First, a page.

London fresh salad concept set to open third site, plans to grow to five over next year and ‘follow similar expansion path in 2024’: London fresh salad concept Urban Greens is set to open its third site next month, and is planning to grow to five over the next year before “following a similar expansion path in 2024”, Propel has learned. Former university friends Rushil Ramjee, Houman Ashrafzadeh and Yannis Drivas launched the concept in 2019, and having tweaked and honed the offer, are now ready to roll it out. In mid-March they will open their first site in the City, in the St Paul’s One New Change development, building on their existing sites at St James’s Park and Canary Wharf. Having previously worked in corporate roles, the trio found options for stodge-free desk-based lunches were limited, and that pre-made, leaf-based salads were lacking in flavour. Spread across Europe – Ashrafzadeh in Stockholm, Drivas in Athens and Ramjee in London – they would spend weekends travelling to each city to work on their business plan and develop recipes, incorporating highlights from the local food scenes. “The short to medium term expansion plan is to firstly concentrate on the capital for now,” Ramjee, who previously worked in asset management, told Propel. “We feel there is enough of a demand in London, and given we all met in London, it’s something we want to concentrate on. We would like to have five sites by this time next year and plan to follow a similar expansion path in 2024. If someone thinks ‘salads in London’ we want them to think Urban Greens.” The company is committed to using fresh, seasonal ingredients, which are locally sourced where possible, with each store offering just 12 menu choices. Nothing is pre-made, with customers choosing bowls such as Gogosan or Jakarta and watching every order made up, all in compostable or 100% recyclable packaging. Ashrafzadeh gave up his job as a corporate management consultant in Stockholm while Drivas works in pharmaceuticals. The salads range in price from £8.85-£12.85.
 
St Austell strengthens executive team: St Austell Brewery has appointed former Wilko group HR director Kate Price as people director, Propel has learned. Price, who has 20 years of experience in the HR sector, including previous roles at Unilever, Molson Coors and Boots, will join St Austell in May. The brewery has also promoted Laura McKay, who has been with the business for seven years, from head of marketing for beer and brands to marketing and communications director. Kevin Georgel, chief executive at St Austell Brewery, said: “In recent months, we have been considering how to further improve the capability, diversity and alignment of our executive team to support our growth ambitions for the future. We are therefore delighted to be welcoming Kate, who will bring a huge amount of expertise and experience to our business. At St Austell, we are passionate about nurturing talent and providing opportunities for internal progression, so we are pleased to be promoting Laura to this much-deserved senior leadership position. I am very confident this will enable us to move forward with even greater momentum throughout 2023 and beyond.” It follows the appointment of Phillip Dainton as finance director earlier this month. Last year, Paul Harbottle was brought in as commercial director and Andrew Turner promoted to chief operating officer.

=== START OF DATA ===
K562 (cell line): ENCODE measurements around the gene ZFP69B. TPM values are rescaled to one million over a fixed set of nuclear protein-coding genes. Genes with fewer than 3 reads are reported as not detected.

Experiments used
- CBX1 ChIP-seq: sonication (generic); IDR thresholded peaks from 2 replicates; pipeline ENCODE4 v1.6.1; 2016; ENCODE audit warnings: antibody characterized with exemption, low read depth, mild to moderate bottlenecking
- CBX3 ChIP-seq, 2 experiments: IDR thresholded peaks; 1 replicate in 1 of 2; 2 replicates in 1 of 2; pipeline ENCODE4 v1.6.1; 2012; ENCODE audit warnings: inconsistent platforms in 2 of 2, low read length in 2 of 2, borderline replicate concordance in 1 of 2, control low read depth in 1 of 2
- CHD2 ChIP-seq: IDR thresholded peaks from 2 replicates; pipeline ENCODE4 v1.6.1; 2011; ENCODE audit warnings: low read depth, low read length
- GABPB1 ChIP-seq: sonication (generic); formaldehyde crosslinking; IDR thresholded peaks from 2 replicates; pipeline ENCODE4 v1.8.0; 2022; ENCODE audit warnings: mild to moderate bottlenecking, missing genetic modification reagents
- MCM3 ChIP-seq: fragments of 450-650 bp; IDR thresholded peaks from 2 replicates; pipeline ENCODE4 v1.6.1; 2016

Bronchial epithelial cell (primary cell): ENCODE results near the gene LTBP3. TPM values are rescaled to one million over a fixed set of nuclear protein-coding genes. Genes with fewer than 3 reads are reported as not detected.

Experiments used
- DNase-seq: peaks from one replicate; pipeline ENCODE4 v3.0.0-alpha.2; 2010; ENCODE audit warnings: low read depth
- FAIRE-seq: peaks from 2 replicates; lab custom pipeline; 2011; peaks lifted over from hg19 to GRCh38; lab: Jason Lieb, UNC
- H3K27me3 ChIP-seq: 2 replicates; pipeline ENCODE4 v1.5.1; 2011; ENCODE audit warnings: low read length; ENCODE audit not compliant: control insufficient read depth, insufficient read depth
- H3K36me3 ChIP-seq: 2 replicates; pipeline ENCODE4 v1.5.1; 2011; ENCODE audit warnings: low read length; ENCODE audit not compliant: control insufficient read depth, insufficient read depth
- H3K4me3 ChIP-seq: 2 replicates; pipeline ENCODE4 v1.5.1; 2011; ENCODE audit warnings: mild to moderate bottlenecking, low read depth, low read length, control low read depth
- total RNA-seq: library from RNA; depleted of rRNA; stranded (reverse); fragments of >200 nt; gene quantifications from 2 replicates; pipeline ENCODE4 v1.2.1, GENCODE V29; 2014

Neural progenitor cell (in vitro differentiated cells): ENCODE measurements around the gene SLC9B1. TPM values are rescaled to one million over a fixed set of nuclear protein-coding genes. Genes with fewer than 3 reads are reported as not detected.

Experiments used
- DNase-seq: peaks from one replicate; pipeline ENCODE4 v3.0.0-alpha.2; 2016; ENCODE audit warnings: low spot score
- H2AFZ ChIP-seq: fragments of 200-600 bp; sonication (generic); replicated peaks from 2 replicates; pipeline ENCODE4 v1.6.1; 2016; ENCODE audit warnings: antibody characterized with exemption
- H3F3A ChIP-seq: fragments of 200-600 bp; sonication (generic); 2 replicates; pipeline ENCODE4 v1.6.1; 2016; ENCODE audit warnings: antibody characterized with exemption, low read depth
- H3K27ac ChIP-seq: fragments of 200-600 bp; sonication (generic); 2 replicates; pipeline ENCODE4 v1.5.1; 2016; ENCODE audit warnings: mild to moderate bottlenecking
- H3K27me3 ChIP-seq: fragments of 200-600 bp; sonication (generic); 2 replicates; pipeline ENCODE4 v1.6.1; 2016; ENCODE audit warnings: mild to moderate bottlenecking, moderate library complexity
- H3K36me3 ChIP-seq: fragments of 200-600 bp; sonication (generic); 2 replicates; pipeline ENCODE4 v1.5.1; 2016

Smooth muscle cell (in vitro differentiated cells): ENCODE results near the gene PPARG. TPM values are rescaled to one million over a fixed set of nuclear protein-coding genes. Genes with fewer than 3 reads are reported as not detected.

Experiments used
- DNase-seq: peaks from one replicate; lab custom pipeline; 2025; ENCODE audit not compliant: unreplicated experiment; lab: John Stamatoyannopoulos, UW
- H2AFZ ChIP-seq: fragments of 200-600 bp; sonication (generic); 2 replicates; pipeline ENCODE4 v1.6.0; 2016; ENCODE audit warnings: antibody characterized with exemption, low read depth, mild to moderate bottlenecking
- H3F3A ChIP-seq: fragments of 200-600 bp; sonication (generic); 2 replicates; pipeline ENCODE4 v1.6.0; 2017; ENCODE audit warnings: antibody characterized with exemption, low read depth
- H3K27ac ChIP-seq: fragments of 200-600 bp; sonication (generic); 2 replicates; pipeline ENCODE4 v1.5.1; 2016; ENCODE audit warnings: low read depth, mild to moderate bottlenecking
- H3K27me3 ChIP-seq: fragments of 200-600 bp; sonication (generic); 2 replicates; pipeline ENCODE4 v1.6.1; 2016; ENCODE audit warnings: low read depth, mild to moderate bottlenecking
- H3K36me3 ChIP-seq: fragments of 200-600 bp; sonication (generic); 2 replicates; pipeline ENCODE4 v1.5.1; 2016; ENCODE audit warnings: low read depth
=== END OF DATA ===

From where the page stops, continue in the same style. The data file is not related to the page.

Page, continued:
Kaspas founder set to open third UK Doner & Gyros site next month: Kaspas founder Azhar Rehman, who also owns the UK, Ireland and European master franchise rights for Doner & Gyros, will next month open a third UK site for the street food brand, Propel has learned. Doner & Gyros, which originated in Dubai and also has a presence in the Middle East, US, Canada and India, launched in the UK in 2017 with a site in Aylesbury. A second site, and first franchise location, opened in October, in the former China Palace site at 43-45 Oxford Road, Reading. The brand is now heading to Rugby, Warwickshire, for its next opening, in mid-March. In December, Rehman told Propel he is looking to open eight-plus Doner & Gyros stores in 2023 and had sold 50 UK territories. He also said it would look to Europe “once we have mastered the UK market”.